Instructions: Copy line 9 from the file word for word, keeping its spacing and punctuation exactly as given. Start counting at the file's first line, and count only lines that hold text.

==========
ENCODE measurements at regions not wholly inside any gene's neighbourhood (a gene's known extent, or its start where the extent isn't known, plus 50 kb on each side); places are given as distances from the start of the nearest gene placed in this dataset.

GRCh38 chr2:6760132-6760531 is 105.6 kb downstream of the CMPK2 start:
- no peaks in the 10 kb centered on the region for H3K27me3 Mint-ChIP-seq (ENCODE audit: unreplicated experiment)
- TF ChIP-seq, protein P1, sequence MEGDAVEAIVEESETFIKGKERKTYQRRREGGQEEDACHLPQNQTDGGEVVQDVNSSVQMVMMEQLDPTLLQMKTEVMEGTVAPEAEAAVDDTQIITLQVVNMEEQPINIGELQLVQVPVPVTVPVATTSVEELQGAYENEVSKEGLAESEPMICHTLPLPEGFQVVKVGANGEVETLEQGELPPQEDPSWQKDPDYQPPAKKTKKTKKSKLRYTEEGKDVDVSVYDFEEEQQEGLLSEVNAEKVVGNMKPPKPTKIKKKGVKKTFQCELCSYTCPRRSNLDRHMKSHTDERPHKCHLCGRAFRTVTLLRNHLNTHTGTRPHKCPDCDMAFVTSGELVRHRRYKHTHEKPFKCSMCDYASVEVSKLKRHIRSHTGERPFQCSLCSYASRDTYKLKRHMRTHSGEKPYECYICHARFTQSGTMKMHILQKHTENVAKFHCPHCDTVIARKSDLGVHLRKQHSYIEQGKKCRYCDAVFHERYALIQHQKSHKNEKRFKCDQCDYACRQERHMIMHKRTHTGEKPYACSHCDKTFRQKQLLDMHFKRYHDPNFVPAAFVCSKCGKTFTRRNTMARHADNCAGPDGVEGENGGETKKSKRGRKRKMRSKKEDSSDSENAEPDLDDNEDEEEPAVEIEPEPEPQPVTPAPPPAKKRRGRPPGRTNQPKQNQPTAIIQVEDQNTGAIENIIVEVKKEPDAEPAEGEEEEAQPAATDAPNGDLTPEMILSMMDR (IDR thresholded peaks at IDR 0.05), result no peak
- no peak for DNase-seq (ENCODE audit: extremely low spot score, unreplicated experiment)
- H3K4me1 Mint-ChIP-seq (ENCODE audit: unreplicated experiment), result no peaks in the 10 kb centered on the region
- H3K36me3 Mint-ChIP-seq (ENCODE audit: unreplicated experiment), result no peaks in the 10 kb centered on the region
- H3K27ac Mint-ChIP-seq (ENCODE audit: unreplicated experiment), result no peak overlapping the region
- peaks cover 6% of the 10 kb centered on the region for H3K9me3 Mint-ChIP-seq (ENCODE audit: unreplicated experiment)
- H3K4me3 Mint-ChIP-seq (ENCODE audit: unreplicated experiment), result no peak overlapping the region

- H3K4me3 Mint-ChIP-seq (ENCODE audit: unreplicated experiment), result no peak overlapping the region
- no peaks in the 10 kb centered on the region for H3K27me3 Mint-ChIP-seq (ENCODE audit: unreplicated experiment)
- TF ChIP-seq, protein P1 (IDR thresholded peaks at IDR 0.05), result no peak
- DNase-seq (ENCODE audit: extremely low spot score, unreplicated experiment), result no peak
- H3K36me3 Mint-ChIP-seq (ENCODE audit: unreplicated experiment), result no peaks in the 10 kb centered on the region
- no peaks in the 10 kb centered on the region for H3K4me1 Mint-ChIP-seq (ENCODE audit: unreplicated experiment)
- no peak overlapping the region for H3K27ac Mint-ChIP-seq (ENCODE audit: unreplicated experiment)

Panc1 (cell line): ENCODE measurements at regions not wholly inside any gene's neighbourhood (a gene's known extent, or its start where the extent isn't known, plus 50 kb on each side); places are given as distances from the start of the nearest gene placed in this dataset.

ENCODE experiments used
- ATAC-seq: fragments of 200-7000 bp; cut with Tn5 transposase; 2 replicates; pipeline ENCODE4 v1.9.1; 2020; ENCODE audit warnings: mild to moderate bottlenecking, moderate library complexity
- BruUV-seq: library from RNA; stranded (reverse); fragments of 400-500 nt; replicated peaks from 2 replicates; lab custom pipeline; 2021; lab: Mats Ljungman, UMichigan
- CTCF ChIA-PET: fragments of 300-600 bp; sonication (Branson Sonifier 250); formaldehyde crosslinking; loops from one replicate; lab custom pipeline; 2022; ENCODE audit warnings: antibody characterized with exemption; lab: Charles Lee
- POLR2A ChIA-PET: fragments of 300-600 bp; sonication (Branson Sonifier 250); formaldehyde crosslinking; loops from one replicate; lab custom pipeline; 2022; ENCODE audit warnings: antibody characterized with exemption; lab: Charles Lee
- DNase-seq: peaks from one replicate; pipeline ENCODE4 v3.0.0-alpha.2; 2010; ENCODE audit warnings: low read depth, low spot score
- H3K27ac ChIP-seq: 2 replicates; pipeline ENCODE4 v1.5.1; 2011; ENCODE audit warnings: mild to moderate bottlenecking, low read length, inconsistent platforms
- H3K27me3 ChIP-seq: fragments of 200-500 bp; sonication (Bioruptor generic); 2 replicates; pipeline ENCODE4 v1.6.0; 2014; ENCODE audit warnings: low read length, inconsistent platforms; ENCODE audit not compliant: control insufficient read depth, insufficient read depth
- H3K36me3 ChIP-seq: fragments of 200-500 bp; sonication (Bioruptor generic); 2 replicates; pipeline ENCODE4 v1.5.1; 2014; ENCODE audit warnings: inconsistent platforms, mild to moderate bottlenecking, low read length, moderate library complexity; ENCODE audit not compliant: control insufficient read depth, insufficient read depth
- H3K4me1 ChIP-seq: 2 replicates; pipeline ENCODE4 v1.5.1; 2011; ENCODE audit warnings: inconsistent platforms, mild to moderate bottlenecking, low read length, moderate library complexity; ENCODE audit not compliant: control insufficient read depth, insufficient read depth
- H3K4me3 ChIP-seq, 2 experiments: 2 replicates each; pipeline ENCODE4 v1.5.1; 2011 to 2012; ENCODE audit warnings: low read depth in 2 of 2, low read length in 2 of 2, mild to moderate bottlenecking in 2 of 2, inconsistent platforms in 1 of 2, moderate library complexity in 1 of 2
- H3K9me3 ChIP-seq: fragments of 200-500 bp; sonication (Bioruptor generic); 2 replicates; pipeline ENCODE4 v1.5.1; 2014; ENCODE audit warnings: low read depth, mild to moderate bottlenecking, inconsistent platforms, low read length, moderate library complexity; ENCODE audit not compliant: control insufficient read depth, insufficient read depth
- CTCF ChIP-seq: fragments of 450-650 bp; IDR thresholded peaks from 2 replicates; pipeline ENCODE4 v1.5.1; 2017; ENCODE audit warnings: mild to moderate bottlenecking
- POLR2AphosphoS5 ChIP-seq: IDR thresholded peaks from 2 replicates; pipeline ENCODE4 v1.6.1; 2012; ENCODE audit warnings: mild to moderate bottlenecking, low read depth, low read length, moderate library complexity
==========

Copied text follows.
- peaks cover 6% of the 10 kb centered on the region for H3K9me3 Mint-ChIP-seq (ENCODE audit: unreplicated experiment)